head of cattle thundered down on the tiny camp. The two
men rolled on the ground grappling beneath the murderous
hooves. A left and a right. A left. Another left and right.
An uppercut to the jaw. The fight was over. And so the
ranch was saved.
   The young intern sat by himself in one corner of the
coffee shop. he had learned about medicine, but more
importantly, he had learned something about life.

          THE END
3 people like this post.

I’ve Always Wanted to Know This: What English Sounds Like to Others

Every time I meet a non-native English speaker, I invariably ask them the same question:

I make fun of other languages all the time.  I can spout out gibberish that sounds like Russian, Chinese, French, etc.  What happens when someone who speaks a different language tries to spout out English gibberish?  What does English gibberish sound like?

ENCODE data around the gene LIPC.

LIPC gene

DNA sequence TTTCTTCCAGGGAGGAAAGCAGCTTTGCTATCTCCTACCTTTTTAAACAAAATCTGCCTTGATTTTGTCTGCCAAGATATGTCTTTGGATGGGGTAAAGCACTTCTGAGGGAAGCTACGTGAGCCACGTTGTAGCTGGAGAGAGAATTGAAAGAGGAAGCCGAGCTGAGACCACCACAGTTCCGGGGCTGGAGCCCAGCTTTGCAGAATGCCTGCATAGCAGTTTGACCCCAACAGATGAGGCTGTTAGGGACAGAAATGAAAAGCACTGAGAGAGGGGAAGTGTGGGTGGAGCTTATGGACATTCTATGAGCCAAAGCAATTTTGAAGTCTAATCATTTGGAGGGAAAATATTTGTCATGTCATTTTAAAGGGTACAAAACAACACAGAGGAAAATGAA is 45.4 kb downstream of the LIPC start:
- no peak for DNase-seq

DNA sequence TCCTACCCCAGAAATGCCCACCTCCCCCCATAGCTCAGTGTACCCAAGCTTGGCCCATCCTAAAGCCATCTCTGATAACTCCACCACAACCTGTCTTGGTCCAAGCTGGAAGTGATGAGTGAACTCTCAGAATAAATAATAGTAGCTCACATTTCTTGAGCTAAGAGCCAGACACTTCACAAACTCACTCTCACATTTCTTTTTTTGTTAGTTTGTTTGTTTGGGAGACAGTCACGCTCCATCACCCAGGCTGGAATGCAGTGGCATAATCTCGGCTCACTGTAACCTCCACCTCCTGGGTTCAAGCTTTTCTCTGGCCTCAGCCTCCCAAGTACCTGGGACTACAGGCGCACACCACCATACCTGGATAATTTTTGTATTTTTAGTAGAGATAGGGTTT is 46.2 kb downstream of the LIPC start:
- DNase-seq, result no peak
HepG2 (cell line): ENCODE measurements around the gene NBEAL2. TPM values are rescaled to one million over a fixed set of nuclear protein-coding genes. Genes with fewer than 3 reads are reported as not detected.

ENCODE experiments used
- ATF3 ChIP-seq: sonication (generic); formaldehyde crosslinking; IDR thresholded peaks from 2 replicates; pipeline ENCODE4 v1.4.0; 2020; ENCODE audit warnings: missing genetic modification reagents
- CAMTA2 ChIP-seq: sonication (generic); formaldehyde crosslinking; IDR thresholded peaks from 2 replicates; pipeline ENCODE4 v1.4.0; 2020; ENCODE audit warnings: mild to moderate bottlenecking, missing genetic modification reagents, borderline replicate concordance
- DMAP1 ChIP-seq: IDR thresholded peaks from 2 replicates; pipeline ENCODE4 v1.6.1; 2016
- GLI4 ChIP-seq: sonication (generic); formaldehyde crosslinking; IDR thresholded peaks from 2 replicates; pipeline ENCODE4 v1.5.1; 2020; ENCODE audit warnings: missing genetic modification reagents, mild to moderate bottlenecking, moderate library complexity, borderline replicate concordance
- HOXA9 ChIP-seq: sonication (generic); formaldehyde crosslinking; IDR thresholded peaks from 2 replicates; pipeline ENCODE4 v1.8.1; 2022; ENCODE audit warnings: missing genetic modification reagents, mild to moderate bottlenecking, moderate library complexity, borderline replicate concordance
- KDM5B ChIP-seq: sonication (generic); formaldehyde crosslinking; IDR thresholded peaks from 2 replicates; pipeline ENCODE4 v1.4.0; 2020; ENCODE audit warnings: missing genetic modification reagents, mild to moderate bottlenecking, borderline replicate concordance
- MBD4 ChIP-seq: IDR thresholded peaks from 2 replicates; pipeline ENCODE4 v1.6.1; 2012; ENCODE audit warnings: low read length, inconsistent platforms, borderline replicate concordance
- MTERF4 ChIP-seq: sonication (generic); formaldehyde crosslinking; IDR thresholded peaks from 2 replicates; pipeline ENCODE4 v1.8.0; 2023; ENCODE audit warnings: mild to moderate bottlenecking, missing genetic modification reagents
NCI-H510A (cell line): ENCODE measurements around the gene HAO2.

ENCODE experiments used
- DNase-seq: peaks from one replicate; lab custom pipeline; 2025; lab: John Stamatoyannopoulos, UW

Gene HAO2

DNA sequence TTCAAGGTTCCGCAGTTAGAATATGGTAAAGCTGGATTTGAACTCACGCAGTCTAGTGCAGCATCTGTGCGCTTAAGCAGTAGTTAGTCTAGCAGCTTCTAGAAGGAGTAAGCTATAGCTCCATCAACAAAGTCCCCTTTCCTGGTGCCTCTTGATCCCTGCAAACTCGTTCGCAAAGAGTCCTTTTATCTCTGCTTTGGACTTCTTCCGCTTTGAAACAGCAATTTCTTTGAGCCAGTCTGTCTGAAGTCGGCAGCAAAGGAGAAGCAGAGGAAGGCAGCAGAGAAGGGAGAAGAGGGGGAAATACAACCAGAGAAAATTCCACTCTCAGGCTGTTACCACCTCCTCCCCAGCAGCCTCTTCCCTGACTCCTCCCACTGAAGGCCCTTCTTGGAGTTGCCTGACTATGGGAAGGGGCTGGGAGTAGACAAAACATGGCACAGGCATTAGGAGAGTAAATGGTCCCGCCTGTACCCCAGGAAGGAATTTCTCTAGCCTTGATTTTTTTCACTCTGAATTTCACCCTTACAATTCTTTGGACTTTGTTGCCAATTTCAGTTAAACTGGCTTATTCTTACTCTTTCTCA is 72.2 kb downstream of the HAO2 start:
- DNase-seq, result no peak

Well, I guess I’m not the only one who is curious about it.  Here’s what English possibly sounds like to people from other countries.

This one might be my favourite – 14 seconds in:

Be the first to like.

Take Those Code Review Requests for a TestDrive…

Remember how I wrote a while back that I wanted to write a script to let me do some quick and easy pre-commit continuous integration with the MarkUs project?

Well, I think I just wrote one.

Introducing TestDrive…

TestDrive will fetch a review request, grab the latest diff (yes, found an easy way past the lack of API there), check out a fresh copy of MarkUs, throw down the diff, set it up with some Sqlite3 databases, run your tests, and voila – go to localhost:3000, and you’re running the review request diff.

I’ve been using it myself for about a week or so, and so far, it’s helped me catch a number of bugs that I wouldn’t have caught just by looking at the code in ReviewBoard.  Nice.

Click here to check out TestDrive.

Be the first to like.